In the current landscape of healthcare reform, healthcare systems, insurance companies and payers all are looking to fulfill the Institute for Healthcare Improvement’s triple aim of improving patient experience, lowering costs and improving population health — both during an acute stay and also after discharge. As a result, they’re building strategic performance networks comprised of vetted downstream providers and providers that can help them achieve this goal.
Senior living companies — including independent living and assisted living communities, as well as continuing care retirement communities (CCRCs, also known as life plan communities) — traditionally are not considered to be these downstream providers.
As someone having experience at the decision-making table with hospitals, and being a specialist in the senior living world, I see a unique opportunity for senior living entities to become a part of the preferred performance network. Senior living communities are viable candidates: not only do they manage at-risk populations daily, but they do so at lower costs, in a quality care setting that is preferred by the patient.
To leverage this opportunity, though, there is a need to bridge the gap between healthcare systems and the senior living world. It is my belief that a quality skilled home health provider of choice already existing within the preferred performance network serves as that very bridge. These providers know what pain points hospitals have, as well as the metrics that key decision-makers are interested in, such as outcome data, to help craft a mutually beneficial solution.
BAYADA Home Health Care has experience in piloting and sustaining such a model, helping health systems see the value in developing their own contractual relationship with senior living communities. And it has yielded positive results thus far.
In one specific example, BAYADA connected a hospital to an assisted living company as part of a preferred performance network and saved approximately $95,000 in potential spending for a single patient alone. This particular patient needed a hip surgery and was living in a hospital because she didn’t have a safe discharge plan due to poor social determinants of health. Medicare wouldn’t pay for her procedure unless she remained out of a hospital setting for at least 60 days.
In this program, the patient was transferred to an assisted living setting, where she received clinical care from the community wellness team as well as from BAYADA. She ultimately was able to meet Medicare’s requirements to have her hip surgery covered.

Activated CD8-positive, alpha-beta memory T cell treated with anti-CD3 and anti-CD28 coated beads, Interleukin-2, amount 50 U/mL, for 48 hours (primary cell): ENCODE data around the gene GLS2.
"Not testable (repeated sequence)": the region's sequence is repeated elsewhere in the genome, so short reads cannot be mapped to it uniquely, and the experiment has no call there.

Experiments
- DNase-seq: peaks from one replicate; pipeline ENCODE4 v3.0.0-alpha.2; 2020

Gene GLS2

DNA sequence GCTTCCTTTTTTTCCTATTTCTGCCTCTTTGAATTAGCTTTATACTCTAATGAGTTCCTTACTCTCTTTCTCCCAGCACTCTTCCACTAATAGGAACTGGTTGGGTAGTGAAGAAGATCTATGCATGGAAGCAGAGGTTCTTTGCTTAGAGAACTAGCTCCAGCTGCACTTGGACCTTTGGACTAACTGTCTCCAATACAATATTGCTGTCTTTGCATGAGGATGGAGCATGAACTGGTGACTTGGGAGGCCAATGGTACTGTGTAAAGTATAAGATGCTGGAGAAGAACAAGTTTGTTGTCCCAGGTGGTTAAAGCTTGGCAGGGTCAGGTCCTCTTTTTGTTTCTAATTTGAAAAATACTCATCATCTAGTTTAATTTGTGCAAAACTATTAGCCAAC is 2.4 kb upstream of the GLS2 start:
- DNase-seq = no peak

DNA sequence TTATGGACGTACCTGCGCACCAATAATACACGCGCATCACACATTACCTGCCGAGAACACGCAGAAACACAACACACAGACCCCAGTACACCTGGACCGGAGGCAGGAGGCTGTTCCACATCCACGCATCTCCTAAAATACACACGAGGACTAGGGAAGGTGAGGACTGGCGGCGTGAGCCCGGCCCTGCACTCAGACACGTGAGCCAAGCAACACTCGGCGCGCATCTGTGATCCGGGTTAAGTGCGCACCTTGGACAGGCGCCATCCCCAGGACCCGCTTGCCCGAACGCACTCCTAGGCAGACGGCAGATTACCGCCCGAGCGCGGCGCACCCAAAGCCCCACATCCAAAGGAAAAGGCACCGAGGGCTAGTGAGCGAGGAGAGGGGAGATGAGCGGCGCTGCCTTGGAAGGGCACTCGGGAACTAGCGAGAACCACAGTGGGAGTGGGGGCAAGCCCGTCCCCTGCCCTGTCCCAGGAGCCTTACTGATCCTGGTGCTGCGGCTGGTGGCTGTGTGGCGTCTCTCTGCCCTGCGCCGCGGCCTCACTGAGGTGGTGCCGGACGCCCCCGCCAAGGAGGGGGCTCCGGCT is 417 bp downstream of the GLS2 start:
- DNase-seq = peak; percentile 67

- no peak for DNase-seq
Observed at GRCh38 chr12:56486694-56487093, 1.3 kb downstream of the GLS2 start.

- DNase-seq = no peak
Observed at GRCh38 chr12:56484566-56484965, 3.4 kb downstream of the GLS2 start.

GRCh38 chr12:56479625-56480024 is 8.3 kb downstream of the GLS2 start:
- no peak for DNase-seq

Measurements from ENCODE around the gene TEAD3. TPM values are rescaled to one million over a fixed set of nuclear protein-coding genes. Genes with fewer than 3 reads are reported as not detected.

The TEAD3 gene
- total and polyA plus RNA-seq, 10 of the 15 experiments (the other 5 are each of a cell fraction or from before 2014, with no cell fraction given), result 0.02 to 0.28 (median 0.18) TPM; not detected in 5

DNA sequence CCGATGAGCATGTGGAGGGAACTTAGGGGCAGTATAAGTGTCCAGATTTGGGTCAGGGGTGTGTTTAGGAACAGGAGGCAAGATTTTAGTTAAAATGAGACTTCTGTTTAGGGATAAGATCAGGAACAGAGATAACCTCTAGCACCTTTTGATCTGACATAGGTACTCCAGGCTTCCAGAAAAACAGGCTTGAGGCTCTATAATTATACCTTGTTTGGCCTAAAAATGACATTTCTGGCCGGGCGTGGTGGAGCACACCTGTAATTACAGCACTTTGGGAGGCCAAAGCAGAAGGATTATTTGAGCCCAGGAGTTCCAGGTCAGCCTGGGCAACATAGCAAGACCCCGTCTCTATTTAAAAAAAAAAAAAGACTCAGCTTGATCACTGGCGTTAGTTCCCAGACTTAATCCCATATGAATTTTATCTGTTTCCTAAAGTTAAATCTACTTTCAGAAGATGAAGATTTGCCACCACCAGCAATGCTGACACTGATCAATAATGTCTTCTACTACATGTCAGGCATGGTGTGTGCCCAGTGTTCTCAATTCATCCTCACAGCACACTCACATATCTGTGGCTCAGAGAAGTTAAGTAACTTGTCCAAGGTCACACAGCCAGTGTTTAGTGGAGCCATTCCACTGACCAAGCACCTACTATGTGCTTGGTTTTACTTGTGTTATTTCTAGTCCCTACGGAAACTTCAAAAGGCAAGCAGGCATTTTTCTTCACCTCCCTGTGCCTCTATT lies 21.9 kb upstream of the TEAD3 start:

Perhaps just as important, the patient was able to spend a holiday in a comfortable assisted living setting instead of in the hospital. She not only was able to receive her surgery, but she also qualified for a brief skilled nursing facility stay after her procedure. And she worked with the assisted living community and hospital to secure safe post-acute living discharge plans.
When considering this one patient’s journey, it’s evident that there is room for health systems to come together with senior living entities in a collaborative effort to not only make a positive impact on patients’ quality of life but also to optimize limited financial resources at the same time.
The assisted living facility was able to drive revenue in an innovative way by receiving rent from a hospital and was able to develop a strong relationship with the hospital leadership team. At the same time, the hospital was able to reduce costs. The pilot model was so successful that it has been extended for another six months. During that time, the hospital will continue to pay the assisted living facility rent to house similar patients who otherwise would not have a discharge plan due to poor social determinants of health and therefore would need to remain in the hospital or become a risk in an environment that didn’t offer proper care.
It is innovative solutions such as this contractual agreement example, which bridged the gap between a hospital and assisted living facility by tapping into a creative solutions-building home health provider of choice, that answer the IHI’s triple aim. This way of thinking, if met with an open mind, offers senior living companies a bright future in healthcare.